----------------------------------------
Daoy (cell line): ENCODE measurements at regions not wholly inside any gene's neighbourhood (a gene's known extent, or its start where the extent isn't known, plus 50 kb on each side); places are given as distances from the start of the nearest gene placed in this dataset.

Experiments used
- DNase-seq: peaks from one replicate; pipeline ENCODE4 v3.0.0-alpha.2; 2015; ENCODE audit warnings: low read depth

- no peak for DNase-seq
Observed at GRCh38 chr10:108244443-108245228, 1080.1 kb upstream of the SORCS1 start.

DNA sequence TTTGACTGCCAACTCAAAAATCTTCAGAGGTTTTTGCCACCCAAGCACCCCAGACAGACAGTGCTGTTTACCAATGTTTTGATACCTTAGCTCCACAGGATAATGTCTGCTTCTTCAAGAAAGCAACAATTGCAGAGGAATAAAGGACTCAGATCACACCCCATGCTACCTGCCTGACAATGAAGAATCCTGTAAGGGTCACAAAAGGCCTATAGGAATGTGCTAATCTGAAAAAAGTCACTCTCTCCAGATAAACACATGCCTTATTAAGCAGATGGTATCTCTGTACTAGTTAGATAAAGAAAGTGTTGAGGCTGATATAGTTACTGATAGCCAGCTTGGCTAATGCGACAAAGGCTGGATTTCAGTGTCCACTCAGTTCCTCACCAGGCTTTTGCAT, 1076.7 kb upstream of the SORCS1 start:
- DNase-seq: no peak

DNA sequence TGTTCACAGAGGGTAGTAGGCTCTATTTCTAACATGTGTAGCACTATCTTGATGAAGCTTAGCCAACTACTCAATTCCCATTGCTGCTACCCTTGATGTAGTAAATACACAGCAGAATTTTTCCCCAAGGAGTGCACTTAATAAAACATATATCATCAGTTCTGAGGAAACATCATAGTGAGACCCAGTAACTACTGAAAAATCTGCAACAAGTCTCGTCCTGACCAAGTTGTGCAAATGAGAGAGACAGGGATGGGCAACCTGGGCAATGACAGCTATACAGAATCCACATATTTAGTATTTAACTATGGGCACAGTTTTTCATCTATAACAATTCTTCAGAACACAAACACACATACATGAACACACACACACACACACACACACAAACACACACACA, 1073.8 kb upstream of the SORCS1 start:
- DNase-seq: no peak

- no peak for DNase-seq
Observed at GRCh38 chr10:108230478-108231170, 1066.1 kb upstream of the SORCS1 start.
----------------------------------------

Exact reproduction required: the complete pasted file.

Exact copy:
Daoy (cell line): ENCODE measurements at regions not wholly inside any gene's neighbourhood (a gene's known extent, or its start where the extent isn't known, plus 50 kb on each side); places are given as distances from the start of the nearest gene placed in this dataset.

Experiments used
- DNase-seq: peaks from one replicate; pipeline ENCODE4 v3.0.0-alpha.2; 2015; ENCODE audit warnings: low read depth

- no peak for DNase-seq
Observed at GRCh38 chr10:108244443-108245228, 1080.1 kb upstream of the SORCS1 start.

DNA sequence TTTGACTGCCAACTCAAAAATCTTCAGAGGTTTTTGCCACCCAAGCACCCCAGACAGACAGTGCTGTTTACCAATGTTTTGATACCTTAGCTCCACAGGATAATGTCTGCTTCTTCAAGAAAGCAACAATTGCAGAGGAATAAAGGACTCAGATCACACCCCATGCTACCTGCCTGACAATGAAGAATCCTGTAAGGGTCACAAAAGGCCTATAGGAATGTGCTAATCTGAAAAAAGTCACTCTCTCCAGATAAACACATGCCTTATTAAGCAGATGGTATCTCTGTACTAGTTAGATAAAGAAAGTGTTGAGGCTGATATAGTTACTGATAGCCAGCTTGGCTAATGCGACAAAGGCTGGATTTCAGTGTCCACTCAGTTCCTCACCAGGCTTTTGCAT, 1076.7 kb upstream of the SORCS1 start:
- DNase-seq: no peak

DNA sequence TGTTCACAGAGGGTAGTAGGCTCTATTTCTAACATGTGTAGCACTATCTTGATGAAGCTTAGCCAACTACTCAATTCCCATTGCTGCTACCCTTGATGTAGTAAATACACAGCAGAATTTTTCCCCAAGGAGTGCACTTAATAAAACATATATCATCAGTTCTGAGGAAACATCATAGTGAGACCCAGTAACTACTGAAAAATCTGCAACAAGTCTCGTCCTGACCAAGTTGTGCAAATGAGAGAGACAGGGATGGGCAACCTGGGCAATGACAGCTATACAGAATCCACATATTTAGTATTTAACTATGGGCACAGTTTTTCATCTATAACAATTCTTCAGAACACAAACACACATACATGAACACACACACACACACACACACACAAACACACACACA, 1073.8 kb upstream of the SORCS1 start:
- DNase-seq: no peak

- no peak for DNase-seq
Observed at GRCh38 chr10:108230478-108231170, 1066.1 kb upstream of the SORCS1 start.